More Sour Grapes
It seems that the folks who wanted the FDA to pull Avandia from the market will never be happy. This overly zealous group of researchers has been unhappy since the FDA panel meeting where panel member voted to keep Avandia on the market with additional restrictions and warnings. For this group the only acceptable solution to the Avandia was for the FDA to pull the drug from the market or put more simply it was there way or the highway no matter what anyone else had to say. Since the panel meeting took place back in July, these folks have mounted an aggressive campaign which basically states we’re right and everyone else is wrong.
Not content to accept the FDA decision and move on this group continues to bash the FDA’s decision every chance they get. The latest example comes from an article published on-line by the New England Journal of Medicine (NEJM) entitled; “Responding to an FDA Warning — Geographic Variation in the Use of Rosiglitazone” by Nilay D. Shah, Ph.D., Victor M. Montori, M.D., Harlan M. Krumholz, M.D., Karen Tu, M.D., G. Caleb Alexander, M.D., and Cynthia A. Jackevicius, Pharm.D.
The author’s state: “The FDA uses boxed warnings to express concern about a drug’s safety. Research has shown, however, that the response by clinicians to boxed warnings is inadequate, which results in significant exposure of patients to potentially unsafe medications.” This statement alone tells Diabetic Investor that this group of distinguished researchers has lost all touch with reality. Worse still is the author’s presumption that physicians cannot look at the evidence, consider all the facts and make a decision based on what they see as the drugs overall risk/reward profile. Basically what the authors are saying is that a black box warning is the equivalent of pulling the drug from the market and physicians should not use any drug that carries such a warning. (Wonder how the people at Novo Nordisk (NYSE:NVO) fell about this given Victoza® carries a black box warning yet is performing quite nicely in the marketplace.)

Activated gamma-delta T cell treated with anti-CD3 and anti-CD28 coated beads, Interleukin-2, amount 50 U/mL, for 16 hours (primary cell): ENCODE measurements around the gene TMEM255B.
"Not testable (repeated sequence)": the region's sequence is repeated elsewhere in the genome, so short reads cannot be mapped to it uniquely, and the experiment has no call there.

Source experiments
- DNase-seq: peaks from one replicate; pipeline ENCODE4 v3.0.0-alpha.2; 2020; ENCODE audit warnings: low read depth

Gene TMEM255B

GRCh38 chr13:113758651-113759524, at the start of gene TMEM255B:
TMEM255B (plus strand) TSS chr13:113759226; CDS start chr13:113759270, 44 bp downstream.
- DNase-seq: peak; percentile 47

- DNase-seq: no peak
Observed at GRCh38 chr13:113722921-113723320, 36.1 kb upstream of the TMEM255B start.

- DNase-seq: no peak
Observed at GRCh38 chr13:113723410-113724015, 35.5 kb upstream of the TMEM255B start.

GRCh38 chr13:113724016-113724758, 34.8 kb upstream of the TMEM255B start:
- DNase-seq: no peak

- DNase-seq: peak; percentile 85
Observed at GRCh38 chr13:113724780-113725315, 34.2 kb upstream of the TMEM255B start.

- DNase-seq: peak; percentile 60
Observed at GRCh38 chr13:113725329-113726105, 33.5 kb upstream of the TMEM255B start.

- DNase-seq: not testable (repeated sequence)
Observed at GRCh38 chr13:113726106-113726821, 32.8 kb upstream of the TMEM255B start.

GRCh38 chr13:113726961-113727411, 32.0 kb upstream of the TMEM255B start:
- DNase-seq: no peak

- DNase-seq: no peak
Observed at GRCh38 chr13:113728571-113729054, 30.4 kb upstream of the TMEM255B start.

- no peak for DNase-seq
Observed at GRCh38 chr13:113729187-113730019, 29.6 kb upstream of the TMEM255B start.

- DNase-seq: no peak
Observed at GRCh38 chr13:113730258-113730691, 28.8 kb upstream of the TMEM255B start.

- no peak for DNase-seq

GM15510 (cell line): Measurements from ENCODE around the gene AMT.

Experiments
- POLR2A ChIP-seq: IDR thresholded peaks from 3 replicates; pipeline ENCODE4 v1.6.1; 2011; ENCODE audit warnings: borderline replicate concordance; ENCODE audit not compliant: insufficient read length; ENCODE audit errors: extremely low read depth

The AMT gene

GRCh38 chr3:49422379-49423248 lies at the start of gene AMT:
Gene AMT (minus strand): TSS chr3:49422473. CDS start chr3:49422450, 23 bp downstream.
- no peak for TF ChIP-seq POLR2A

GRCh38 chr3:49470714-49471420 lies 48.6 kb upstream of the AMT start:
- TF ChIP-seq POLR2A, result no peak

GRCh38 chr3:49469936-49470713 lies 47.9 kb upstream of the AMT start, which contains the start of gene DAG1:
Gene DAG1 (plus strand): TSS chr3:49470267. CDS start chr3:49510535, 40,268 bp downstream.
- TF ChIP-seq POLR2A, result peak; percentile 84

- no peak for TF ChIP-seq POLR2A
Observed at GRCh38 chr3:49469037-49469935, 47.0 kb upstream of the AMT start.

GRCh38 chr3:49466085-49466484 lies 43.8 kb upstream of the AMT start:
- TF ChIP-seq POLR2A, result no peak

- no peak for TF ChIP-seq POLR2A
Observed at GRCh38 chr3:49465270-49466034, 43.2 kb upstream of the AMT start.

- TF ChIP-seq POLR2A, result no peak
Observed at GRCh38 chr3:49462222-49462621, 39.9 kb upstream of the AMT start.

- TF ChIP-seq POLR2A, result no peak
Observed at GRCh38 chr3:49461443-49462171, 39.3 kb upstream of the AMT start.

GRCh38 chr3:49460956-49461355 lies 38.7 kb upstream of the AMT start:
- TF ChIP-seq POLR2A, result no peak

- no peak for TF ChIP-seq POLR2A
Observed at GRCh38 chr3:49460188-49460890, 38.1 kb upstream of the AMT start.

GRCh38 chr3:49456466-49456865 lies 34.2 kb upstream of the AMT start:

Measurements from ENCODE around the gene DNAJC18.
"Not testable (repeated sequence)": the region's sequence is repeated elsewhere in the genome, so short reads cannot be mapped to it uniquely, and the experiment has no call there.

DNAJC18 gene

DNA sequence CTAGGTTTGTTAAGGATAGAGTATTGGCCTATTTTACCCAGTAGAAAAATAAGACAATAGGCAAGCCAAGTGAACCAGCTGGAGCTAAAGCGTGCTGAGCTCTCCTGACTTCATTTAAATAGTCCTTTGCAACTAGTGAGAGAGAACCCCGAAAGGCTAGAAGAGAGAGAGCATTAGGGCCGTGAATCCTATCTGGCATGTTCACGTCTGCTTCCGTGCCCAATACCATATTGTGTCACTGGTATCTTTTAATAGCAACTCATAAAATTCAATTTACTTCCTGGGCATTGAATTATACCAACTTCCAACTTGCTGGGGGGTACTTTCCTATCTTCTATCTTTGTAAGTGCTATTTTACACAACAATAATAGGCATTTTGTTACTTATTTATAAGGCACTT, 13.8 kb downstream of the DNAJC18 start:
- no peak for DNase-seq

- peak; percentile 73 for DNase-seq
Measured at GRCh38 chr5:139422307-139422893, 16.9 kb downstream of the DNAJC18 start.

The authors go on – “It seems that, in general, FDA warnings do not provide adequate guidance for providers about how to incorporate the warning into clinical decision making. Warnings can be interpreted in a variety of ways, and patient protection may be inconsistent as a result. Variations in responsiveness to warnings within the United States should be of critical interest to the FDA, since patients may be exposed to risk differentially depending on where they live. Specifically, if the use of rosiglitazone varies widely throughout the country and thus can potentially cause differential harm, the best way for the FDA to protect the public’s health may be to remove the drug from the market. Alternatively, if the FDA values the practice of offering patients and clinicians as great a range of options as possible, it may need to provide decision-making tools for incorporating information about patients’ context and preferences to better align residual use with informed patient choice.” (Highlighting, italic and underling added by Diabetic Investor)